The author describes how she got her job after having received a phone call from The Composer’s ensemble assistant manager, Becca Belge. She was excited that her lifelong dream had finally become a reality, and put effort into practicing for an audition that she expected to be asked to perform. To her surprise, she was handed a W-4 tax form, which meant she had already been hired, with no interview.Hindman, in her memoir, then goes on to explain who The Composer is. According to the Internet, he has sold millions of albums with his benefit albums hitting number-one on the Classical Billboard chart. He has also performed with orphans in Africa, sponsored by the U.S. to spread goodwill in communist countries, and provides CDs to American Soldiers in the Middle East (Hindman, 2019, p. 17). Furthermore, within fifteen years, he has released over thirty albums of his composition.


This chapter presents a theme of musical journey partaken by the author, Jessica Chiccehito Hindman, The Composer, and his musicians. The idea presented is broad, as the journey represents the musical tours they took across cities in the United States — as well as the author’s own musical journey. The Composer is the leader of the group, and the journey and the majority of events narrated in this chapter take place in his RV, and at the concert locations where they ‘perform’.

The author’s musical journey is also a vital theme represented in this chapter, as she narrates her ordeals, and everything she underwent, to get to where she is at — that is, becoming one of The Composer’s musicians. Originally from Appalachia, Hindman was so desperate to raise money for her tuition at Columbia University that she even donated her eggs. Her parents made her sign-up for the military to cater for her tuition shortfalls — even though she ended up quitting, citing that “it was not her thing”. As a result, she had to seek a job and live on a budget to cater for her college tuition. Fortunately, she got hired by The Composer, although the entire ensemble was a fraud.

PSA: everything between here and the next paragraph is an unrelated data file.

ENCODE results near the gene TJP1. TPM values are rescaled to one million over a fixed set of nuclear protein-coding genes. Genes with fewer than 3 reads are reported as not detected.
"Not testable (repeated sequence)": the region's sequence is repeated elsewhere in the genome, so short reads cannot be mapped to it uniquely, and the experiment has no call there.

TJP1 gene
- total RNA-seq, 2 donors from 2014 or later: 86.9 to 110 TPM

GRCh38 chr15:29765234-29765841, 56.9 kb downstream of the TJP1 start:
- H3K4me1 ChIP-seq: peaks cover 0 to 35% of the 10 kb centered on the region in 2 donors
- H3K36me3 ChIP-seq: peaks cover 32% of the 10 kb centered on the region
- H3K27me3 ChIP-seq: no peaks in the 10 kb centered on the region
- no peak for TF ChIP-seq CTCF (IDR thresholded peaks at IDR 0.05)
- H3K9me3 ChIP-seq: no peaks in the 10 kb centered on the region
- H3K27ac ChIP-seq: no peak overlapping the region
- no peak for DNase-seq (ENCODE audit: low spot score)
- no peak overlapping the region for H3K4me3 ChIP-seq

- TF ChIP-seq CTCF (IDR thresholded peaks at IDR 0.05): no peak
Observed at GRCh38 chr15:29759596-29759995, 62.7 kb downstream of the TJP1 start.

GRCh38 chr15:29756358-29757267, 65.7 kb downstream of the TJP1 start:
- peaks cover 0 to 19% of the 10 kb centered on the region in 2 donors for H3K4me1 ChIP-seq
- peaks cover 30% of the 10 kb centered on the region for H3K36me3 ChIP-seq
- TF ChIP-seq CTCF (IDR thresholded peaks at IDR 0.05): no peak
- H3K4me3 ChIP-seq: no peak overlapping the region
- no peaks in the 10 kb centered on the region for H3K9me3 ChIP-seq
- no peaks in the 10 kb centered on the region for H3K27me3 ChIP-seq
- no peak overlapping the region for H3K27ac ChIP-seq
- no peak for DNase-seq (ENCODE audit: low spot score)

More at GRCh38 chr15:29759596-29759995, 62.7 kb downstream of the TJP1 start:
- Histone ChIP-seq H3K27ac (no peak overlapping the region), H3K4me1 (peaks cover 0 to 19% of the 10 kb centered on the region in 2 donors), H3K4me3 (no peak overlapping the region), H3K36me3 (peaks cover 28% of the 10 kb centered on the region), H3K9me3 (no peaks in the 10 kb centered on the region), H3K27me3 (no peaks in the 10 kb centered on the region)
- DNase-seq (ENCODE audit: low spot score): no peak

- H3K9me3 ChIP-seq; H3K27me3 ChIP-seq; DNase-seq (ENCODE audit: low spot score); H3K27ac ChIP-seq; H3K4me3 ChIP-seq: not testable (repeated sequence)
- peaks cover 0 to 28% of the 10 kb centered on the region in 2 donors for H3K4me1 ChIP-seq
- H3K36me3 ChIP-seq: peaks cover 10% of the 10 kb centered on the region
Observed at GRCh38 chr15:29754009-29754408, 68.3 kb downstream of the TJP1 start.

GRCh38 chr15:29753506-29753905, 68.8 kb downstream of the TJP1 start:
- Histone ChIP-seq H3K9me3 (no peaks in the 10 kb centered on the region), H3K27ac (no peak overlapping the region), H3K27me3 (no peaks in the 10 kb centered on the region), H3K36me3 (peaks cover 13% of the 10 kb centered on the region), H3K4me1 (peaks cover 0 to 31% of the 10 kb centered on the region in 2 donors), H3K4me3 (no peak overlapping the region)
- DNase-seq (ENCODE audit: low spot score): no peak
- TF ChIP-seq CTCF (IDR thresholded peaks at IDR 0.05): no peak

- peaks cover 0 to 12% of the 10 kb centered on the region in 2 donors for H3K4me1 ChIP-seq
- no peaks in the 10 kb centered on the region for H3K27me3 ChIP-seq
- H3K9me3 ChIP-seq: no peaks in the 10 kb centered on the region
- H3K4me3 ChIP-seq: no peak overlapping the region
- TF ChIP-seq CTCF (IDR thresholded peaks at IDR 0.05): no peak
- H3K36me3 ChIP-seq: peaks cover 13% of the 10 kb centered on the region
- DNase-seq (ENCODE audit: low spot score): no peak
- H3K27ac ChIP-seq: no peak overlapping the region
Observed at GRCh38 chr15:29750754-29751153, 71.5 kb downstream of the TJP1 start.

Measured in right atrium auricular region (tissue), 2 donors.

Another theme represented in this chapter is fakery. This is evident in the scene where The Composer plays a CD player he had bought from Walmart with instrumentals similar to that of Celine Dion’s ‘My Heart Will Go On’, the Titanic soundtrack. While on-stage, the microphones are switched off and The Composer’s musicians play along to the Titanic soundtrack. His musicians are the only witnesses to the fakery, but the audience applauds them, unaware of what went on. This theme is also evident when Hindman gets hired without an interview, even though she had put in the work to prepare for her audition.

The author’s style of writing in the second person, ‘You’, instead of the first person, ‘I’, also portrays fakery. She does this due to her belief that nobody would be interested in reading a memoir written in the first person, especially when writing about something traumatic. Although all the events narrated in the story are real, referring to herself as ‘You’ is perhaps among the most evident forms of fakery represented in the memoir.